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homemade lard

Peter G Werner/Commonswiki

Homemade lard

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Here's why you should be cooking with lard, butter's creamy, pork-tastic cousin

Not so long ago lard was used in almost every kitchen in America. The by-product of rendered pork fat, lard was used in baking, cooking and even in candle making. It wasn't until the advent of vegetable oil and Crisco that it fell out of favor.

Recently, however, this fat is making its way back into pots and pans across the country as people rediscover this affordable, healthy — yes, healthy — alternative to other cooking fats available.

What is lard?
The "farm to table" and "nose to tail" food campaigns popular in American now were just the way people existed in this country in its earliest days. Families didn't have the luxury of throwing away parts of animals they found undesirable. They had to find a way to use every aspect of an animal as a means of not wasting valuable resources.

While this may sound graphic, the reality is that slaughtering pigs for their meat also meant that there was a lot of skin and fat left over. Lard became a way to use a part of the pig that would have otherwise been thrown away. Thankfully, it is also absolutely one of the best cooking fats around.

Lard began to fall out of favor in the early 1900s (some historians place the blame on Upton Sinclair and Proctor & Gamble), as competitors such as Crisco and vegetable oil hit markets. A final death blow was delivered in the 1950s when restaurants began turning away from using lard and healthcare professionals started warning Americans about how unhealthy it was.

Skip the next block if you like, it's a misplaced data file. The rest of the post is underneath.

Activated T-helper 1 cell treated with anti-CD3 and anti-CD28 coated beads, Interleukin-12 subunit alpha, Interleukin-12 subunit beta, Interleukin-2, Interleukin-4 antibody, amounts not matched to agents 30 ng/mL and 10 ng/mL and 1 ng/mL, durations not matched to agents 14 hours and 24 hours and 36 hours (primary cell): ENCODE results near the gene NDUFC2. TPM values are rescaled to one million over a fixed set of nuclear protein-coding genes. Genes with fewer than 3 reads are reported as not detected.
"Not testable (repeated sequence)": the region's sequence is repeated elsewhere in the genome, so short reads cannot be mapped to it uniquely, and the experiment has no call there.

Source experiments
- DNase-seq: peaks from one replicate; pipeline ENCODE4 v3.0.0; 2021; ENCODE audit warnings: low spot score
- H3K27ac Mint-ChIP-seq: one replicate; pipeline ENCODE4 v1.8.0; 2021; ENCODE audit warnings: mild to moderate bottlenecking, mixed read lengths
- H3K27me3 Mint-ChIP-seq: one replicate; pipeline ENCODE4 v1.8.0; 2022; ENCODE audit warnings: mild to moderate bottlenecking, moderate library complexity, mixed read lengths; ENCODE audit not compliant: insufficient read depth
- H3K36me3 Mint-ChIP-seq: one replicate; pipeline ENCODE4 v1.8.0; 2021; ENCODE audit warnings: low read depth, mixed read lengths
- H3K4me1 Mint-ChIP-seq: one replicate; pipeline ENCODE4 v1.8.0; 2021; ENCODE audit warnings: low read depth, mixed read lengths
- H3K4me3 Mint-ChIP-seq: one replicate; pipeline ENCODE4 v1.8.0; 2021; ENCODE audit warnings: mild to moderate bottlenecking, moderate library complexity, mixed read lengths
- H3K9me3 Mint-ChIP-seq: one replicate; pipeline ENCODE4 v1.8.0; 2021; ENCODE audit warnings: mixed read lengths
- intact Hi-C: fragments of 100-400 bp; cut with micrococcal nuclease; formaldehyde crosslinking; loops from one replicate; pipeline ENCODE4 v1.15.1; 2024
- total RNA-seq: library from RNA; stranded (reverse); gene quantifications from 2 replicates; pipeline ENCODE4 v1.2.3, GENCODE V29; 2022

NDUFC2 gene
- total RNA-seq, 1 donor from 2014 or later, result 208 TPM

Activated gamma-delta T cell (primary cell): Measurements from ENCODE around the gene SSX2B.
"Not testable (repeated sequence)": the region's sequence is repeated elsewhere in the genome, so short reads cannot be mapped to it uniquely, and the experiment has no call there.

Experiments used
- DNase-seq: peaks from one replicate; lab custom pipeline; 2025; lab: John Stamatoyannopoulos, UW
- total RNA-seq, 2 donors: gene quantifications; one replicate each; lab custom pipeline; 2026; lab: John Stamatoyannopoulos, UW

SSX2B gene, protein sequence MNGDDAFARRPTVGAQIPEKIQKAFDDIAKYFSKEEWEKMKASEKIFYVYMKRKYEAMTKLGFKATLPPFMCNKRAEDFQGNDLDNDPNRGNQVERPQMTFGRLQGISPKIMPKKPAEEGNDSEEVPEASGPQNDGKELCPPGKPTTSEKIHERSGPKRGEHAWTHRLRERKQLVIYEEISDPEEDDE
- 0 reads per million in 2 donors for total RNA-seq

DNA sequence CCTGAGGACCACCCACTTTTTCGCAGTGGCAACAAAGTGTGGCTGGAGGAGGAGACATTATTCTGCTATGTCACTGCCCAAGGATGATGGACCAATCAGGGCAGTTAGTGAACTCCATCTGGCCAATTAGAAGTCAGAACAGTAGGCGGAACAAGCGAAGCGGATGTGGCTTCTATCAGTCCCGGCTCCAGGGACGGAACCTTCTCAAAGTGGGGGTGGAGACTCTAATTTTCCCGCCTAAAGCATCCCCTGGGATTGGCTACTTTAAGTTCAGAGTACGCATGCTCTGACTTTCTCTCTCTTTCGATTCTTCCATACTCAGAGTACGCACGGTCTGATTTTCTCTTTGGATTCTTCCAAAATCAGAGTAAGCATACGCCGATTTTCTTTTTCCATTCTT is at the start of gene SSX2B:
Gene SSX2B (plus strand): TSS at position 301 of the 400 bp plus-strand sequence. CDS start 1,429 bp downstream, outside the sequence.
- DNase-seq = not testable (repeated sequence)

Of course later research by scientists has proven that, in some respects, lard is healthier than butter, as it contains 20 percent less saturated fat and, if eaten occasionally, lard is perfectly healthy — not to mention incredibly delicious. 

Restaurants have begun to embrace pork fat again and started using it in everything from pork-washed Old Fashioneds to fried potatoes. 

How can you use it?
Lard is not only incredibly versatile but probably the secret ingredient in some of your favorite pie crusts, rouxs and fried chicken recipes. While using this magic fat can be helpful in adding extra depth or even umami to certain dishes, it doesn't impart a heavy pork flavor, so don't be afraid to use it as a substitute in most recipes that call for vegetable oil, shortening or butter. 

Where to get it
Thankfully lard is readily available in most grocery stores. Look for it in the same aisle you'd find Crisco or other cooking oils. If it isn't there, feel free to ask your butcher or the people in the meat department if they have any. Also, sometimes lard is sold as manteca (which is Spanish for butter, but often also refers to lard) so try asking for it under that name as well.

If you're interested in saving money and want a product that's homemade, making your own lard is incredibly easy. There are several methods you can use to do it, from putting it in a slow cooker to rendering fat in the oven. Read this very in-depth tutorial and try making a batch when you've got some time on your hands. 


Let's get cooking
Once you've got your supply of lard on hand, you can incorporate it in both your sweet and savory recipes. Try out our Southern Kitchen picks below.

Mississippi Delta Tamales
Old-Fashioned Southern Buttermilk Biscuits
Old-Fashioned Tea Cakes

Photo (hero): Peter G Werner/Commonswiki (license)
Photo (pig): Pascal Debrunner/Unsplash
Photo (pie crust): Pablo Lancaster/Unsplash


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Ryan Hughley is an associate editor at Southern Kitchen. Though originally from Los Angeles, she has lived in Atlanta since early 2017 and cannot imagine calling any other city home (except maybe New Orleans). Before joining Southern Kitchen's staff, Ryan worked on Capitol Hill in Washington, D.C. on public policy issues. When she's not at work, she enjoys hunting down the best Mexican food in the city and drinking whiskey, obviously. 

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